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Output variable names in C++

Posted on 2003-03-04
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Last Modified: 2012-06-27
Is there a way to output the names of declared variables in C++.
For example, if I have a program where I declare variables:

int i;
int j[30];
etc.
I want a way to output the names of specified variables,
so if name is the function that takes in some variable type I can do:
cout<<"Variables used are "<<name(i)<<" and "<<name(j);
so when running the executable I get:
Variables used are i and j.

Thank you,
Kayode
0
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Question by:KayodeCS_BU
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11 Comments
 
LVL 6

Expert Comment

by:thienpnguyen
ID: 8068082
#define name(x)  #x

For example, name( iInt ) will be "iInt"
0
 
LVL 4

Expert Comment

by:n_fortynine
ID: 8068193
You can try typeid(), though I never used it though.
0
 
LVL 4

Expert Comment

by:n_fortynine
ID: 8068231
Use typeid(i).name() although this only works for built-in types and nonpolymorphic classes
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LVL 4

Expert Comment

by:n_fortynine
ID: 8068237
sorry i misunderstood your question, my bad
0
 

Author Comment

by:KayodeCS_BU
ID: 8068340
#include<iostream>
void NameOutput(int *a);
int main()
{
     int avariable =20;
     NameOutput(&avariable);
     return 0;
}
void NameOutput(int *a){
cout<<typeid(a).name();
}
Ok, this is what I have, when compiled using MVC++, I get the error : error C2059: syntax error : ';'
and the warning : : warning C4003: not enough actual parameters for macro 'name'
Can you tell me what I'm doing wrong?
p.s. thienpnguyen's define method worked but outputs a, instead of the variable name I am passing.
0
 

Author Comment

by:KayodeCS_BU
ID: 8068344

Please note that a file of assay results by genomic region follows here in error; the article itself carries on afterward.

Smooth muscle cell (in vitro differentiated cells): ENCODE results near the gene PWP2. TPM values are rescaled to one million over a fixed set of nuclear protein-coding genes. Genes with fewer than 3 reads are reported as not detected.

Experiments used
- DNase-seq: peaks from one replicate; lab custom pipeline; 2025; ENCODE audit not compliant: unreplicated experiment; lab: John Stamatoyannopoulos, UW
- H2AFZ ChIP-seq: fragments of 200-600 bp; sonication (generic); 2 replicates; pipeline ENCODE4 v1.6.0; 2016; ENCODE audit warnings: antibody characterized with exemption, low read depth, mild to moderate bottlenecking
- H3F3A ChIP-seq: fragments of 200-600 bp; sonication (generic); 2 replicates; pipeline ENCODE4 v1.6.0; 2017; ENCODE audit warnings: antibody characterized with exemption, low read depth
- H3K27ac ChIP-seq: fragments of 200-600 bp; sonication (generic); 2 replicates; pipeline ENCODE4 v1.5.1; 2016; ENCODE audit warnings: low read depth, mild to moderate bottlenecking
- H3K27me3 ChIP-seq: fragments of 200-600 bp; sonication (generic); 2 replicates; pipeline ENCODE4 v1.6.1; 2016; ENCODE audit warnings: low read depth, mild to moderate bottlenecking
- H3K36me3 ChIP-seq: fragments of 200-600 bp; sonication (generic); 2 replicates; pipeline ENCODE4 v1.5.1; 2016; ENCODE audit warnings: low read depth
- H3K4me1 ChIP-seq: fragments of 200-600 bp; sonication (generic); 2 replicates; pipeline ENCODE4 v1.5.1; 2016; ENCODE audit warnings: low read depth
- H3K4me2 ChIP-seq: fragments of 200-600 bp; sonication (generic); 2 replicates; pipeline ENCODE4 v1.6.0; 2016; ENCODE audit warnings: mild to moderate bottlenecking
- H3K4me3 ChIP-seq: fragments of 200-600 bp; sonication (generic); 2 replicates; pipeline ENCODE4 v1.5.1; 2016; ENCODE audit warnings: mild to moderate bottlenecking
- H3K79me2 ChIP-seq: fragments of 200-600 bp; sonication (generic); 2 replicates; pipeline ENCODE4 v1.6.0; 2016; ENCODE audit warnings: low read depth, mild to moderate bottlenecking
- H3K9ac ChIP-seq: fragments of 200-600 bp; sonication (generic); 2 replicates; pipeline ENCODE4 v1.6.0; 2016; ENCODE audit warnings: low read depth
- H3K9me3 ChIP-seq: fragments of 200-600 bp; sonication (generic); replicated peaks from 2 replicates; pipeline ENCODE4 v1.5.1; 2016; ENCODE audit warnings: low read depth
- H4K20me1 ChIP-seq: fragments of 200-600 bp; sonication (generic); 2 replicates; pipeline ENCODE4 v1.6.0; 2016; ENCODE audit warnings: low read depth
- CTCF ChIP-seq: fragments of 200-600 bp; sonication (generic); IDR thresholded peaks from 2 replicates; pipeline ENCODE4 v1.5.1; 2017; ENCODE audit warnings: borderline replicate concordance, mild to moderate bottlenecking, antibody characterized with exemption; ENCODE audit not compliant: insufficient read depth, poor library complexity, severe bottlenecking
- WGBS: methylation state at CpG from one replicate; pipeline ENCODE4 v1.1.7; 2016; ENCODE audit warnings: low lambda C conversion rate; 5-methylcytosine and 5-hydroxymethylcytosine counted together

#include<iostream>
void NameOutput(int *a);
int main()
{
     int avariable =20;
     NameOutput(&avariable);
     return 0;
}
void NameOutput(int *a){
cout<<typeid(a).name();
}
Ok, this is what I have, when compiled using MVC++, I get the error : error C2059: syntax error : ';'
and the warning : : warning C4003: not enough actual parameters for macro 'name'
Can you tell me what I'm doing wrong?
p.s. thienpnguyen's define method worked but outputs a, instead of the variable name I am passing.
0
 
LVL 6

Expert Comment

by:thienpnguyen
ID: 8068450
#include <iostream>
using namespace std;

#define name(x) #x

int main()
{

    int i;
    int j[30];
    cout<<"Variables used are "<<name(i)<<" and "<<name(j) << endl;

    return 0;
}


Output will be

Variables used are i and j

====================================

Note:

Assume int a;
typeid(a).name() will give data type of a ==> int .
0
 

Author Comment

by:KayodeCS_BU
ID: 8068630
I understand what you are saying thienpnguyen, but I want to be able to use it in a function for example
#include<iostream>
using namespace std;
#define name(x) #x
void NameOutput(int *a);
int main()
{
    int avariable =20;
    NameOutput(&avariable);
    return 0;
}
void NameOutput(int *a){
cout<<"Variables used are "<<name(a);
}
Here the output is:
Variables used are a
I want the output to be:
Variables used are avariable
Thank you
0
 
LVL 6

Accepted Solution

by:
PlanetCpp earned 400 total points
ID: 8069330
that name macro isn't doing what it looks like it's doing, when you say
cout<<name(i)<<endl;
it's not taking i as an integer variable then changing it to the variable name.
when you say #define name(x) #x
# when not used as the preprocessor character is a stringenizer <-i know i spelt that wrong
it works on the preprocessor level though
watch, try this:
char buffer[50] = {""};
strcpy(buffer,name(12345));
cout<<buffer<<endl;
it'll output
12345
cause it changed 12345 to "12345", so once the program was compiled name(12345) wasnt there, it was replaced with
"12345"
the same as name(i) was changed into "i"
what your trying to do doesnt exist, once the program is compiled the variables do not have names, they are just memory addresses.
int i;
i = 5;
i isn't "i", i is some memory address. the computer sees i as some memory address like 0x004ab76f (some hex number)
the reason for the name is so we dont have to deal with addresses.
sorry but what your tryingt o do is impossible. a lot of people ask how to get the variable names but i still don't understand what use the variable name would be..
why do you want it???
0
 
LVL 4

Expert Comment

by:Chase707
ID: 8069910
>>understand what use the variable name would be

The only reason that I can think is that it would be useful in debugging if you didn't have a modern compiler.  You could output your var names and values using a generalized function instead of writing specific code for each spot you were curious about debugging.

The fact remains though, that this cannot be done.

I have to think that thienpnguyen was joking a little with his posts.    

Chase707
0
 

Author Comment

by:KayodeCS_BU
ID: 8075300
Thanks, I was going to use this as a debugging tool, but I guess I can use the memory addresses instead.
0

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